‘Excuse me, but does anyone know whose helicopter is parked outside? It’s on the square and we were rather hoping to have a game of cricket today.’ These are words I never expected to deliver to a pub awash with Sunday lunchers until they were spilling out of my mouth. There are other words we never expect to say, such as ‘of course, I was plumb LBW’ or those fateful words ‘I think I’m done’. Continue reading
Here’s a piece I wrote for All Out Cricket on the England Physical Disability Cricket team.
Many years ago, in a land far, far away (Nottingham), a young man sat with a guitar on his lap, his hands poised to play a new (and fiendishly difficult) composition. Luckily he was exceptionally able. When the red light screamed ‘recording’, however, his hands failed him. Time and time again he tried, but he simply couldn’t play it. Several bottles of beer later, and with the lights switched off, he flew through it perfectly. He just needed to realign his head. Continue reading
‘Show us your legs’, the umpire said, sotto voce, as we changed ends. Continue reading
There are occasions that bring the keenness of the razor’s edge of luck we all ride into sharp relief, never more so than when an untimely death is sprayed across a beautiful day in spring, that season which stands for everything antithetical to a sudden, brutal end. As I drove to my first game of the season, top down, sun shining, nothing but good things to look forward to, my day took on a manichaean hue. Continue reading
As Oscar Wilde never said, if there’s one thing that is almost as good as playing cricket, it’s talking about playing cricket. Indeed, it could be argued that we play better in our narratives than in the game itself. This, of course, would be a wild and unjustified accusation. It is true, however, that one of the great joys of cricket is the post-mortem, carried out, according to tradition, in a nearby hostelry or at the clubhouse. Continue reading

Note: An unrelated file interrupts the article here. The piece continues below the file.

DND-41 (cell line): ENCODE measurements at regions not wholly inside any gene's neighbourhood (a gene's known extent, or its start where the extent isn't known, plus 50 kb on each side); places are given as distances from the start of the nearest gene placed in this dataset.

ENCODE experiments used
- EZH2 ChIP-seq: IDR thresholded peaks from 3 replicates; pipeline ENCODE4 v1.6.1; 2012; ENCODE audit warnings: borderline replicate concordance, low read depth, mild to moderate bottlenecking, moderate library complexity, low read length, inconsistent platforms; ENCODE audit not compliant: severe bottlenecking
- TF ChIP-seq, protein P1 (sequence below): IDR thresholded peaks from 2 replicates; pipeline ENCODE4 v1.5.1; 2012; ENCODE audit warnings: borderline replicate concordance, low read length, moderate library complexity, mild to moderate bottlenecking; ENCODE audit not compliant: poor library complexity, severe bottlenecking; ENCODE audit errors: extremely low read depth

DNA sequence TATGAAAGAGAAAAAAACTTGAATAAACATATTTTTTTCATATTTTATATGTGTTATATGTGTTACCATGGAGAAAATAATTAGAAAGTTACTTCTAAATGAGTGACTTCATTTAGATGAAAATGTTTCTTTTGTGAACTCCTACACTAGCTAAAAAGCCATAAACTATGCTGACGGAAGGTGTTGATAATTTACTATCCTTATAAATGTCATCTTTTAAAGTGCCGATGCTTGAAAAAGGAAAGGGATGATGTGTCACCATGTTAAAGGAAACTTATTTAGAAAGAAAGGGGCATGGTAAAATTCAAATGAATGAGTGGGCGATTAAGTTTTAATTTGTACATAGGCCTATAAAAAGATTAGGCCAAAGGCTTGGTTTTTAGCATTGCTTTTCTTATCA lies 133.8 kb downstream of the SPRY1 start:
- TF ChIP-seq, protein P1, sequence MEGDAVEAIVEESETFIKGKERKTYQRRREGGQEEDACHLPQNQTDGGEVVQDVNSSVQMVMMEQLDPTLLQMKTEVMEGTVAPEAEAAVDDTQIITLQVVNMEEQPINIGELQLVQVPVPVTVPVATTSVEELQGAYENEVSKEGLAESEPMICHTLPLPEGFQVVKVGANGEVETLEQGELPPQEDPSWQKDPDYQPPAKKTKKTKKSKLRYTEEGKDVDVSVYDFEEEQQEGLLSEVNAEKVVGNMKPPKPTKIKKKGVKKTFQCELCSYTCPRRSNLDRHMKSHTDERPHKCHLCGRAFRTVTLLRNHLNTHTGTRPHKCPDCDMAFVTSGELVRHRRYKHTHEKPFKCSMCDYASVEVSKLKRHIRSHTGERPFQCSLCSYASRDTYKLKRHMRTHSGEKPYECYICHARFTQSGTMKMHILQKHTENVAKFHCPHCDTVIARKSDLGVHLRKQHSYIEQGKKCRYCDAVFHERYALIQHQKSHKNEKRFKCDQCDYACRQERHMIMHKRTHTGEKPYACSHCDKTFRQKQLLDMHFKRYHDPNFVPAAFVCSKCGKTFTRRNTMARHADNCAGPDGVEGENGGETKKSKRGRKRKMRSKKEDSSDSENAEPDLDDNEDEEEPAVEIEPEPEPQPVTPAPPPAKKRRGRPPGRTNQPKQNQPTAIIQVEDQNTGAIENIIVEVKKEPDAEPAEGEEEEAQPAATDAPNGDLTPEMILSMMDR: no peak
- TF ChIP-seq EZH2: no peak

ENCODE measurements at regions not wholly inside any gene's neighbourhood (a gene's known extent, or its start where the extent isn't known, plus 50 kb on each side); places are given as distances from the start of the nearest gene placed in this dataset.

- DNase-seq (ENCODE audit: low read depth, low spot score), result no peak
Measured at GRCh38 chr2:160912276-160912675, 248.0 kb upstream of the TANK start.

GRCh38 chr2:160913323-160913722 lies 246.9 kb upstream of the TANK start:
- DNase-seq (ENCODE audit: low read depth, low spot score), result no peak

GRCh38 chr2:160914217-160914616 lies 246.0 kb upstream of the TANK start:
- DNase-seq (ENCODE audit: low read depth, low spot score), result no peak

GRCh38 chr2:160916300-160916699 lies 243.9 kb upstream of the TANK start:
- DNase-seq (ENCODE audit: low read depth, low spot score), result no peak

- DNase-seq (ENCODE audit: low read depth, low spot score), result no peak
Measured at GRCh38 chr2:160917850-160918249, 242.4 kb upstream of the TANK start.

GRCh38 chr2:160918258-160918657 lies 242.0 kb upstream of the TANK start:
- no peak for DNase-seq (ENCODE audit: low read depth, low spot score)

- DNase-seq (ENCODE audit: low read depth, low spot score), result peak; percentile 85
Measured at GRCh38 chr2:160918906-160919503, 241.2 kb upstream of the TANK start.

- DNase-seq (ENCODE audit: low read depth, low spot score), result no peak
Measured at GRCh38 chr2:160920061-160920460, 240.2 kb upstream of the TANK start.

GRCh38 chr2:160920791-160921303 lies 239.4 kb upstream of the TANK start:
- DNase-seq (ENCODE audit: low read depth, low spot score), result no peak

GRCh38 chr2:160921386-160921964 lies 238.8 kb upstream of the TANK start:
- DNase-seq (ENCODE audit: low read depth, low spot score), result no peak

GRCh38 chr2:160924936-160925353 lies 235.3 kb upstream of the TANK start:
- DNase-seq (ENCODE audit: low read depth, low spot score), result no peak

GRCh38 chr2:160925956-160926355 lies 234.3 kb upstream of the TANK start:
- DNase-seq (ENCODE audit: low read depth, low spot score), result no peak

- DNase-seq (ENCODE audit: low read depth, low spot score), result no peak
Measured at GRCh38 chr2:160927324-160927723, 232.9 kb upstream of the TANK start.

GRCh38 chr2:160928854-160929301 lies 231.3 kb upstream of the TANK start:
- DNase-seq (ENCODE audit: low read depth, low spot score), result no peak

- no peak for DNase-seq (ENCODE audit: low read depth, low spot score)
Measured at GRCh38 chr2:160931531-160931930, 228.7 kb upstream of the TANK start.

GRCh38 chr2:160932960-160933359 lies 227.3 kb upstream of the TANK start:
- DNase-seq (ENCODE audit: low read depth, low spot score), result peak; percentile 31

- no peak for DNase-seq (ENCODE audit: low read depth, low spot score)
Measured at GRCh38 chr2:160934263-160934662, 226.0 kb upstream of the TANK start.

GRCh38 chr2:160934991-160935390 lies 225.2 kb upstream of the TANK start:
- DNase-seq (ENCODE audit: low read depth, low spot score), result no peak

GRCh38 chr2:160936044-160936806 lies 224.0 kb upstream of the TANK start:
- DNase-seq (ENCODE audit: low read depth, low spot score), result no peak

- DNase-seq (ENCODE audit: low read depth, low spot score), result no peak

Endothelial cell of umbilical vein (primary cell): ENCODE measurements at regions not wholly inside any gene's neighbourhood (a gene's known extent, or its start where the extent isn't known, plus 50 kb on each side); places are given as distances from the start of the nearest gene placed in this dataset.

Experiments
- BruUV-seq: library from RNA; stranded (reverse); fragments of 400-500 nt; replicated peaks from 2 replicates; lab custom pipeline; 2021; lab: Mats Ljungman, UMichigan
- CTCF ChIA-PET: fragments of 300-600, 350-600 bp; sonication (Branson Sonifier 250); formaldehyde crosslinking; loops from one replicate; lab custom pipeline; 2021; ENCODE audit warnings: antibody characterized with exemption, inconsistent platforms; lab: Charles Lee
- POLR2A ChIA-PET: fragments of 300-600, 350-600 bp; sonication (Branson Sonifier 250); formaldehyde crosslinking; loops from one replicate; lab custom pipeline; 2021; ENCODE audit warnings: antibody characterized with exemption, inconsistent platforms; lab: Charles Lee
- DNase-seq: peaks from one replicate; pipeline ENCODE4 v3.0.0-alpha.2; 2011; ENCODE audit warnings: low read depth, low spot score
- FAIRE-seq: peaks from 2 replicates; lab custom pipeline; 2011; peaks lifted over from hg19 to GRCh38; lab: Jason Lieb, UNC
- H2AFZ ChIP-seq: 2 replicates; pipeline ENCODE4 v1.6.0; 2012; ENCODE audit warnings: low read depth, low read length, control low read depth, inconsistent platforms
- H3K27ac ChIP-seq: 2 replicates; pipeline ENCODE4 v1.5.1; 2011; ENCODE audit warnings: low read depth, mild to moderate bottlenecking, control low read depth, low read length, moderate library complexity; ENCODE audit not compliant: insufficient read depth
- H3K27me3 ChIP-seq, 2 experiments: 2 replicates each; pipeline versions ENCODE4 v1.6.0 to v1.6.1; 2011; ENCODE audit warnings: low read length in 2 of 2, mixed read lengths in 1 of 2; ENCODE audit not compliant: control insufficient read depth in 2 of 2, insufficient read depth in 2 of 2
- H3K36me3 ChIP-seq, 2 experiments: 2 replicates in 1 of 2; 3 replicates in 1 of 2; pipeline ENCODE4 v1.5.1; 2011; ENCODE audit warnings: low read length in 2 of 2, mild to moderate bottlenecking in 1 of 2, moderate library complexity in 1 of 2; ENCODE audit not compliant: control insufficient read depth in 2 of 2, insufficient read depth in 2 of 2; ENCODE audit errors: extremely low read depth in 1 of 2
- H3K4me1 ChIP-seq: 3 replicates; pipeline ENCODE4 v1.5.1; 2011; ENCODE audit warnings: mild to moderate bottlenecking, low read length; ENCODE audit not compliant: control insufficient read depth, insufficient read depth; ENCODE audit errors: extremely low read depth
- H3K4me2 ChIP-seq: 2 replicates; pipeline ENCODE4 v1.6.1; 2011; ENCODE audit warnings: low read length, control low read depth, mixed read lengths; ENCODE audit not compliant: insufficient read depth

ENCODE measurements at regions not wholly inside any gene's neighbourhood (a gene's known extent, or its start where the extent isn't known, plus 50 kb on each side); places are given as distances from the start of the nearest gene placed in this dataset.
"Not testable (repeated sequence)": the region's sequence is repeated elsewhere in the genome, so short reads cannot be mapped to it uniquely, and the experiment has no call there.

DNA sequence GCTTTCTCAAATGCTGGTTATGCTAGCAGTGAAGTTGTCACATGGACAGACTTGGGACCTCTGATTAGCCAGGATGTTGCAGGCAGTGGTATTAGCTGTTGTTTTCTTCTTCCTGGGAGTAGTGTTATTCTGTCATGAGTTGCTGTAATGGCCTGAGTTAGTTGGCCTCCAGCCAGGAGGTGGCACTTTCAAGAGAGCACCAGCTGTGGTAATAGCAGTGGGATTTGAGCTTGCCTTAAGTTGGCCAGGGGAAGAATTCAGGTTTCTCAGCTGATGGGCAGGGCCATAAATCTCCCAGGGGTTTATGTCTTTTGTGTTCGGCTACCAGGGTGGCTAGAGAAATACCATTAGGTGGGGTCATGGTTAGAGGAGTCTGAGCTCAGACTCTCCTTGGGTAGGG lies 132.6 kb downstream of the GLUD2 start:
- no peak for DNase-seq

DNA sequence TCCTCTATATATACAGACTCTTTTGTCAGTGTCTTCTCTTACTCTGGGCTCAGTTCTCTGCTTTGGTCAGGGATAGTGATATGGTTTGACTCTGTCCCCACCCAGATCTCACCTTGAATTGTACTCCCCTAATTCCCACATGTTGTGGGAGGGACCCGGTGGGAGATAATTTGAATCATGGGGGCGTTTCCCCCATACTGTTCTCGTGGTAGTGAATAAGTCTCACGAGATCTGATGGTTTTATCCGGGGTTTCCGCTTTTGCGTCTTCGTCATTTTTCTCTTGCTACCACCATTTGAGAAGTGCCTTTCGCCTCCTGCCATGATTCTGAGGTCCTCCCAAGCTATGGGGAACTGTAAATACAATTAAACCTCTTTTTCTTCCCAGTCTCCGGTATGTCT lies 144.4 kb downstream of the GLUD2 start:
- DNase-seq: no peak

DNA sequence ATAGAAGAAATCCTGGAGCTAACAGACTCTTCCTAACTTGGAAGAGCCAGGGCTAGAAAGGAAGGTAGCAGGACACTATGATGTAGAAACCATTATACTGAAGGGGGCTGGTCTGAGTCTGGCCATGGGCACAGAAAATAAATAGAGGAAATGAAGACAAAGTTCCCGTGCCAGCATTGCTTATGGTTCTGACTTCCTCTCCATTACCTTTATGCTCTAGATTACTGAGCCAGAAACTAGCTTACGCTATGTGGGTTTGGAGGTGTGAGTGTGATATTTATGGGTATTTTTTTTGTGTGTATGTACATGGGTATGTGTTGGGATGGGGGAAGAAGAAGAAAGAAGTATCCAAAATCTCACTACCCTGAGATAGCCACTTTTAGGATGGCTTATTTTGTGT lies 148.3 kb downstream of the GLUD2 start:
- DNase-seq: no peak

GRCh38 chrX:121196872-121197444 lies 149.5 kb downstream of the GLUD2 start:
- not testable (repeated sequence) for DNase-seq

With my reputation?
It is one of those delicious ironies that the very things that demand most patience are the very same things that we want, or even need, right this second, dammit give it to me now. Now, I say! Continue reading
St George’s in Kemp Town is a funny venue – the toilets are not only outside, but down in the basement – especially for a blasphemous Irishman, but the sound isn’t as bad as it could have been, the sightlines reasonable.
The support was, er … well, let’s just say when he crossed the stage after he was done I was glad he was only going to get his drink, and not play another song.
Then, with the opening bars of Soul Limbo, it began. Continue reading
Parkinson’s is a strange condition, in some ways it’s best described as a ‘but more so’ disease. It’s like getting older, earlier, but more so. It’s like being stiff after vigorous exercise, but more so. It’s like being drunk, but more so … it’s like being alive, but more so. Don’t worry, I’m not about to take the path of ‘it’s the best thing that ever happened to me’ least resistance, as if praising it could make it better. It’s shit. Utter shit. But I can, and will, suggest that it amplifies life in certain strange ways, and the way in which it goes about its business can be instructive. It does micro/macro exceptionally well, because with Parkinson’s, little things can have wide-ranging consequences. Continue reading